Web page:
AUD Analysis: Unemployment Rates and Their Impact on the Aussie

ForexNewsNow | Published on November 11, 2010 at 2:30 pm

NEW YORK (Forex News Now) – The Australian government released a disappointing unemployment report today, creating uncertainty for the economy only weeks after the Reserve Bank of Australia raised interest rates.

In the online forex news, the Australian Bureau of Statistics reported that the unemployment rate in Australia rose to 5.4% in October from a previous 5.1% – reaching the highest unemployment level in the country in the past six months.

While the rate is still well below that of other developed economies – particularly with the high rates of the United States and the European Union – it has performed strongly through 2010, so today’s development comes as a disappointment.

In fact, the strong employment rate, coupled with rising inflation, has forced the RBA to raise rates seven times since October, 2009 – an unprecedented amount of monetary activity compared to Australia’s peers.

Scott Haslem, an economist with UBS, commented that the increase in the unemployment rate “adds further to the argument that the RBA is likely to be on hold for a while to come”.

His comments echo the sentiments of critics who have called for a tighter monetary policy from the central bank in light of the surging Australian economy, relatively-high employment, and rising inflation.

In response to the online forex news, the Australian dollar fell 0.56% against the dollar, dropping below parity to $0.9991. The Aussie also fell 0.3% against the New Zealand dollar, to 1.2784.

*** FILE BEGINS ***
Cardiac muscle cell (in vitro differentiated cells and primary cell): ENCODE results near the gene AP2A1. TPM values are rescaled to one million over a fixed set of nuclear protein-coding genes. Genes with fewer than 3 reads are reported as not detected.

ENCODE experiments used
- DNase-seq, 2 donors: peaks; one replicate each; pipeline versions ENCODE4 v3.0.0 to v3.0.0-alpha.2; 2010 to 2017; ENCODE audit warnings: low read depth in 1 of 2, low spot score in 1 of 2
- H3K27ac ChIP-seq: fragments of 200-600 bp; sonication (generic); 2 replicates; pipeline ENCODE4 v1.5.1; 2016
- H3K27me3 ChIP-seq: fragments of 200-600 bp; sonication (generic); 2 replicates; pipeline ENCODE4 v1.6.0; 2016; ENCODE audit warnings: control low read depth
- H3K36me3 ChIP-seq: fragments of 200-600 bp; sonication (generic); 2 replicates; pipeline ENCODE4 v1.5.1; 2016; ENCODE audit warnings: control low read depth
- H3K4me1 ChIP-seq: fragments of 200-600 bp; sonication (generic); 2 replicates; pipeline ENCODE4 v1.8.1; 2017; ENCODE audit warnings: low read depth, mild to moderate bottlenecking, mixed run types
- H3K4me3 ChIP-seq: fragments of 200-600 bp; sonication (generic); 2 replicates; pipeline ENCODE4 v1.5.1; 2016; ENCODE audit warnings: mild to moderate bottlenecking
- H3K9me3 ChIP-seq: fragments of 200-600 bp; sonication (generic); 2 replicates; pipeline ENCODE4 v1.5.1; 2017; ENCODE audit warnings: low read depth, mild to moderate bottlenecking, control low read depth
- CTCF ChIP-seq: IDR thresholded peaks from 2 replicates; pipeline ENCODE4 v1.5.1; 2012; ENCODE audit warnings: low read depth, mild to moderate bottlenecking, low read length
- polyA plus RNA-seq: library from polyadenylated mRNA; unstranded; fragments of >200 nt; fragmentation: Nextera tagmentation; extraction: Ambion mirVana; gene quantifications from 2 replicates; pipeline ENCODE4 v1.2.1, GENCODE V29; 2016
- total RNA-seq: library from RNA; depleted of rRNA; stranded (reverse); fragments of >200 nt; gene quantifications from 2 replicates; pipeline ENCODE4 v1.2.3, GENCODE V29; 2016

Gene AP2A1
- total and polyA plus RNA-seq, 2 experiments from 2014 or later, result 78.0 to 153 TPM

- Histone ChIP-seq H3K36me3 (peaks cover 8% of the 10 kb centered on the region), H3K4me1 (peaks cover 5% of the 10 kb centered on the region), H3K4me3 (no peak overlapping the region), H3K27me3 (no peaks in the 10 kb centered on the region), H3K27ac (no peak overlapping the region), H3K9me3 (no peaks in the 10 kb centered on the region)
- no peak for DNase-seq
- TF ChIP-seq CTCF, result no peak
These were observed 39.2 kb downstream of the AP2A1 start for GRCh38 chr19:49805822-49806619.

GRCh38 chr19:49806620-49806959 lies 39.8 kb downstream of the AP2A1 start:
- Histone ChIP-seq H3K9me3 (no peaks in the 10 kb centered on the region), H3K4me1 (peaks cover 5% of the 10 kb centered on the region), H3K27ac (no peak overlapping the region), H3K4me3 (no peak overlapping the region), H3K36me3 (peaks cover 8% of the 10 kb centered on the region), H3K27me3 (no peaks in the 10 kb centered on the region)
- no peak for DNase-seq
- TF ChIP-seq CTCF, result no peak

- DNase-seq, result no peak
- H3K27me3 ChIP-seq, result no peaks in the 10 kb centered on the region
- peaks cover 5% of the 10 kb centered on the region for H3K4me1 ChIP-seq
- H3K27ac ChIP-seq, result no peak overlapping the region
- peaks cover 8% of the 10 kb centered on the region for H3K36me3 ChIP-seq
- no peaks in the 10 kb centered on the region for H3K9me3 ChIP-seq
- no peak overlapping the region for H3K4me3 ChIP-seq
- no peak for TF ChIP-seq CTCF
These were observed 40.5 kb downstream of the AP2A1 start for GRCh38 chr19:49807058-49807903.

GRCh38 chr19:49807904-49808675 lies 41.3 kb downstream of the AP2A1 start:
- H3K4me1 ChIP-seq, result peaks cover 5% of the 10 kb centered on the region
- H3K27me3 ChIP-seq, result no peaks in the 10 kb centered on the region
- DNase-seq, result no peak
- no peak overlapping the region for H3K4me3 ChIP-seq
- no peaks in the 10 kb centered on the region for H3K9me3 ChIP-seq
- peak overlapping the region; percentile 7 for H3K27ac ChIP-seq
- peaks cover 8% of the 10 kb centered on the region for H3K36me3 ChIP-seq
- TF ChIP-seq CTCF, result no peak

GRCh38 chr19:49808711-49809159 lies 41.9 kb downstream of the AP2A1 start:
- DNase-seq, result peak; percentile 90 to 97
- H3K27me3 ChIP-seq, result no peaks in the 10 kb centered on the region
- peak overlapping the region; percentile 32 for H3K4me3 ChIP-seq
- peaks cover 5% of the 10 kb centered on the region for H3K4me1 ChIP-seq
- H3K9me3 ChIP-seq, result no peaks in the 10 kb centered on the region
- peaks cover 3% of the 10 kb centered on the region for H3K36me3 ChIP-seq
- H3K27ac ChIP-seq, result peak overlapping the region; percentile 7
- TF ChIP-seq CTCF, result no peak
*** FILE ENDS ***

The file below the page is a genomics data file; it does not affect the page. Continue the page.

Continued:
What does the unemployment rate mean for the strength of the Aussie as a whole? Analysis is mixed, but by itself the unemployment report is not likely to reverse the fundamentals of the Aussie in the near term.  Unemployment still remains far below the 9.6% rate for the United States and 10.1% rate for the European Union, and likely will not surge much further.

The continued strength of the Chinese economy – one of Australia’s key trading partners – will also support the Aussie, which is powered by Australia’s mining and commodity industries that feed resource-hungry Chinese factories.

Dropping consumer confidence, however, could couple with unemployment concerns to put a damper on the Aussie.  In other online forex news, Australian consumer confidence unexpectedly fell 5.3% in November, mostly in response to the RBA’s decision to increase interest rates.

In the near term, the Aussie may float around parity with the dollar, but should at least end 2010 well in the black against USD (especially considering it is currently up 7.46% over the last 12 months).

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